Ordinary Treatment Plant Tank Becomes Focal Point of Community

A student-designed mural in Illinois on Decatur’s above-ground water reservoir becomes a point of visual interest along a busy highway.
Ordinary Treatment Plant Tank Becomes Focal Point of Community
An aerial view of the finished mural, featuring a great blue heron.

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It took nearly 1,000 gallons of light beige paint to spruce up the 7.5-million-gallon reservoir at the South Water Treatment Plant in Decatur, Illinois. But it was the 40 gallons of contrasting admiral blue paint that turned the structure into an attention-getting, aquarium-looking landmark that has become part of the city’s public art program.

A 650-linear-foot mural painted on the tank shows 48 fish, 121 water bubbles and two huge blue herons that complement the aquatic scene designed by an art student at a nearby university. “The tank is on our plant site, which is near a busy highway, so a lot of people get to see it every day,” says Jerry Stevens, P.E., water production operations supervisor.

Major rehabilitation

The city contracted with DN Tanks in 2016 to inspect, clean and coat the tank they built in 1987. Stevens thought that since it is in a high-visibility area and the city’s downtown improvement project includes murals on buildings, the water treatment plant could beautify the tank.

A committee of Stevens, the mayor, a city council member, the city arts council president, the water department manager and the city manager collaborated to hold a contest and produce a mural with a wildlife and water theme including the Sangamon River, the plant’s water source. The winning design was selected from five submitted by the graphic arts department at Millikin University. Those five had been winnowed down from 15 original submissions. The winning student, senior Sarah Suits, received a $500 stipend.

After the tank inspection, a 3,500 psi power washer prepared the surface for spray application of a special concrete paint. The contrasting blue wildlife images were laser-light projected onto the tank from the ground and then outlined by a painter in a truck-mounted bucket who filled in the images with roller and brush. A protective final clear coat formulated to retard dirt and ease washing completed the project, which took nearly seven months.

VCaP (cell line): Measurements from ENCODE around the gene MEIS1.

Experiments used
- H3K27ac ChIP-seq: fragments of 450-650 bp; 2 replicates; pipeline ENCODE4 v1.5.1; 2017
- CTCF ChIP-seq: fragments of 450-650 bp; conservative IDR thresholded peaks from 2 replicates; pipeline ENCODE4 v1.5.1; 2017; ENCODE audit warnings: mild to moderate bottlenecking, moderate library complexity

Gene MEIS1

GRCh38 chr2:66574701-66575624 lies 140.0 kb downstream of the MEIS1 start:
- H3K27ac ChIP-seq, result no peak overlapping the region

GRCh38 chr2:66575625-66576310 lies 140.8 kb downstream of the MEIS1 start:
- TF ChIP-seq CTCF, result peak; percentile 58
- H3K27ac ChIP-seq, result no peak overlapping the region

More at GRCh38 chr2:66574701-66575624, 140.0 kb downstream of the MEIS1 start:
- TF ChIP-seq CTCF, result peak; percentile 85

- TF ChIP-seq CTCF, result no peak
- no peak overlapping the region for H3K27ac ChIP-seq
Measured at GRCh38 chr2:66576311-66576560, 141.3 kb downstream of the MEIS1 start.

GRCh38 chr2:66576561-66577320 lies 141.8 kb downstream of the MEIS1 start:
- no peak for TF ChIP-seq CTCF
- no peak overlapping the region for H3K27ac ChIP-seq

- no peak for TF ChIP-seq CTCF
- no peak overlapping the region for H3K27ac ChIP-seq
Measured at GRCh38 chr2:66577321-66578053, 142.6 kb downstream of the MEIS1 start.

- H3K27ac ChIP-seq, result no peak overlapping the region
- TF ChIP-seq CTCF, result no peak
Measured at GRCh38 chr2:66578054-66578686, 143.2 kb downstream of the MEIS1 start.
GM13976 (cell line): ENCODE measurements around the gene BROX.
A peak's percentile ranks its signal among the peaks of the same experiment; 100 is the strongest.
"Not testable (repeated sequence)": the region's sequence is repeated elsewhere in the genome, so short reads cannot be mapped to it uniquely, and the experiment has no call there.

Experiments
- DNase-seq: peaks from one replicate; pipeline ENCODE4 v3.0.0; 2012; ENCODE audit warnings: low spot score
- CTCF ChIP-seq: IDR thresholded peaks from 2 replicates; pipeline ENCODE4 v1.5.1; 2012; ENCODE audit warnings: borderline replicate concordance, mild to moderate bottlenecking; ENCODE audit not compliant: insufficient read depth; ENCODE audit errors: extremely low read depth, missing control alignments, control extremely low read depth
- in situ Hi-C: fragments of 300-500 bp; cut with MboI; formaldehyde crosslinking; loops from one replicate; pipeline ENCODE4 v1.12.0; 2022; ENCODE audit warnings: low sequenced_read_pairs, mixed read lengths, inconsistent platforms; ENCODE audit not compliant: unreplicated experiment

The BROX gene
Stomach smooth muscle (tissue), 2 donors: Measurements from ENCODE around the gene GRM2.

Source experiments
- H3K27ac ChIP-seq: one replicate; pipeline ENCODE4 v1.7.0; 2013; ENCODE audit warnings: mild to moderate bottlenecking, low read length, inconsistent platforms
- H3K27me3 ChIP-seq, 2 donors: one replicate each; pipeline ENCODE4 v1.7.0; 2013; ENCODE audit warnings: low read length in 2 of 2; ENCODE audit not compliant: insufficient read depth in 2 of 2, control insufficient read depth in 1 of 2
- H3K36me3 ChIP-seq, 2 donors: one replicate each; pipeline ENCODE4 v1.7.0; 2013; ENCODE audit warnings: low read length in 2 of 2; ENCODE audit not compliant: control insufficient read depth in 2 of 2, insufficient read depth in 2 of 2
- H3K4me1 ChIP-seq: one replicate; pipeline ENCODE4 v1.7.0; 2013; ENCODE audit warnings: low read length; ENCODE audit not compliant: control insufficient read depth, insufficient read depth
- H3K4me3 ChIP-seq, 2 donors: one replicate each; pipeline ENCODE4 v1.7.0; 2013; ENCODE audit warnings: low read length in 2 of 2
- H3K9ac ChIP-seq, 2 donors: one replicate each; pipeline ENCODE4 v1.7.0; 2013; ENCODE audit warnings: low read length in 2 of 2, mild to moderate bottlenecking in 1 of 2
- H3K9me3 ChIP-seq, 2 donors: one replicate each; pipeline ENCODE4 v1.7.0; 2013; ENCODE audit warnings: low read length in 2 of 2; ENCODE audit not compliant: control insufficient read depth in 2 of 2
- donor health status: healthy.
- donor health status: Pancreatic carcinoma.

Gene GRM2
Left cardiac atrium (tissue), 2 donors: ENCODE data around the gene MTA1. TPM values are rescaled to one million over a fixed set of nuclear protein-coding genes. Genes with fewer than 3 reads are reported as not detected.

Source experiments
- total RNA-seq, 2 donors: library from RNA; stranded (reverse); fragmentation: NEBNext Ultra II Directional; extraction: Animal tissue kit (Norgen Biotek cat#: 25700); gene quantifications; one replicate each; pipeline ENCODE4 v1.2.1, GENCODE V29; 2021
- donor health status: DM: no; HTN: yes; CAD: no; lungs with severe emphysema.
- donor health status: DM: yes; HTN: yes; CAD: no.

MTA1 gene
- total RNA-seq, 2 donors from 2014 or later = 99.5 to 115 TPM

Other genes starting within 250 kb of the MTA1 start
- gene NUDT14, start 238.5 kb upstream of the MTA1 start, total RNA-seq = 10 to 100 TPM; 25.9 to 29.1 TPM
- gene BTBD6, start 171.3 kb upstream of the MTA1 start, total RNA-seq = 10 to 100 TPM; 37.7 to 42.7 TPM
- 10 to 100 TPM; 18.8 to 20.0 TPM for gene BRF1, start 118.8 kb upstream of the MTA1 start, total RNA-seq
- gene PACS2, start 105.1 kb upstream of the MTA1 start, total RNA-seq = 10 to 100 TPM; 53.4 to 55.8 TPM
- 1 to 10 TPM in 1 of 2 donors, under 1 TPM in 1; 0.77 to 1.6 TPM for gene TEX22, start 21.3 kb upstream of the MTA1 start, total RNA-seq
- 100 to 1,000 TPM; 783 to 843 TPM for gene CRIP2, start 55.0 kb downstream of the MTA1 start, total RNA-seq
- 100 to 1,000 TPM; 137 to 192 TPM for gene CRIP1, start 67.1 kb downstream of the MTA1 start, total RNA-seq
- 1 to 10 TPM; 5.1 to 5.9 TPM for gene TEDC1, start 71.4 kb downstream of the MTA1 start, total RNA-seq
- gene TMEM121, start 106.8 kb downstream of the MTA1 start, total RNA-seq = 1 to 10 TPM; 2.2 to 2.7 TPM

Fitting right in

“I’ve heard a lot of people say they like the outcome, and I have not heard anything negative, so I guess it was a success,” Stevens says. “We think it’s pretty neat.” The mural theme is fitting for the 36 mgd water plant site and is consistent with other murals in Decatur.

A mural on one downtown building shows George Halas, the coach of the Decatur Staleys semipro football team that became the Chicago Bears. The Staleys were formed by A.E. Staley, founder of a corn processing firm that bore his name and is now known as Tate & Lyle.

A 5-million-gallon reservoir near the Tate & Lyle plant site on Decatur’s east side was also inspected and coated by DN Tanks, but without a mural. It serves another large water customer, corn processor Archer Daniels Mildland. Together, the two companies use more than 60 percent of water production; that stabilizes pumping requirements and eliminates the effects of the summer production swings many water utilities experience.

“You often see murals on elevated water towers, but on a ground storage reservoir, it’s kind of unique,” Stevens says. “It was fun to do, especially since we could include other members of the city and community.”



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